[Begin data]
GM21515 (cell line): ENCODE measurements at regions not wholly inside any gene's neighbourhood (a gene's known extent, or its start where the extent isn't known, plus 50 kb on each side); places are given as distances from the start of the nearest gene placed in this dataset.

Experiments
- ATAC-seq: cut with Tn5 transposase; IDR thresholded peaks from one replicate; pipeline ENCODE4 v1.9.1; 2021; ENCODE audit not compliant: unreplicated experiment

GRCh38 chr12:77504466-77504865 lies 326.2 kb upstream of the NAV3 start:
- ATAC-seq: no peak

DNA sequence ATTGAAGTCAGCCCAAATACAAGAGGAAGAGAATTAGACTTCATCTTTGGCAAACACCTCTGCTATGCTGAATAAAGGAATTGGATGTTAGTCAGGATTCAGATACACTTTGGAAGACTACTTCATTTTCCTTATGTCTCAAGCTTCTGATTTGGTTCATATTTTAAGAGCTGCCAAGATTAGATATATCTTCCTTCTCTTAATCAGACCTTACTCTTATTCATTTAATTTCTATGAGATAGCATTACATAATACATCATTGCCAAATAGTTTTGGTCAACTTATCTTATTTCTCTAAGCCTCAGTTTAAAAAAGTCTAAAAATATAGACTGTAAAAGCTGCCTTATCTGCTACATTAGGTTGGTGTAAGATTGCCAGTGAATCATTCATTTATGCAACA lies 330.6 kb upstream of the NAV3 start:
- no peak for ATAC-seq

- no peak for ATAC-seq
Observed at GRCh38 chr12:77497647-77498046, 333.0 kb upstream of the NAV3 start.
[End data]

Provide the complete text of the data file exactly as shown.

GM21515 (cell line): ENCODE measurements at regions not wholly inside any gene's neighbourhood (a gene's known extent, or its start where the extent isn't known, plus 50 kb on each side); places are given as distances from the start of the nearest gene placed in this dataset.

Experiments
- ATAC-seq: cut with Tn5 transposase; IDR thresholded peaks from one replicate; pipeline ENCODE4 v1.9.1; 2021; ENCODE audit not compliant: unreplicated experiment

GRCh38 chr12:77504466-77504865 lies 326.2 kb upstream of the NAV3 start:
- ATAC-seq: no peak

DNA sequence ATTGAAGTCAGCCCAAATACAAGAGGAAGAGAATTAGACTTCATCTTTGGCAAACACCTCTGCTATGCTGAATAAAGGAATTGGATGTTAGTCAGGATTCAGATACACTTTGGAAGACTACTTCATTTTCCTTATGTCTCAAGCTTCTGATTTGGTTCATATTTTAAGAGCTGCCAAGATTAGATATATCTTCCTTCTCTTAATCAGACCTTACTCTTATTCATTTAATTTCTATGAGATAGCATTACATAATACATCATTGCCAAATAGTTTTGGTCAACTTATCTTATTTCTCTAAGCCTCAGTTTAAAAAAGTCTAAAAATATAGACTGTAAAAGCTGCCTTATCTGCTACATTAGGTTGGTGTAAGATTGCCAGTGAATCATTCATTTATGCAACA lies 330.6 kb upstream of the NAV3 start:
- no peak for ATAC-seq

- no peak for ATAC-seq
Observed at GRCh38 chr12:77497647-77498046, 333.0 kb upstream of the NAV3 start.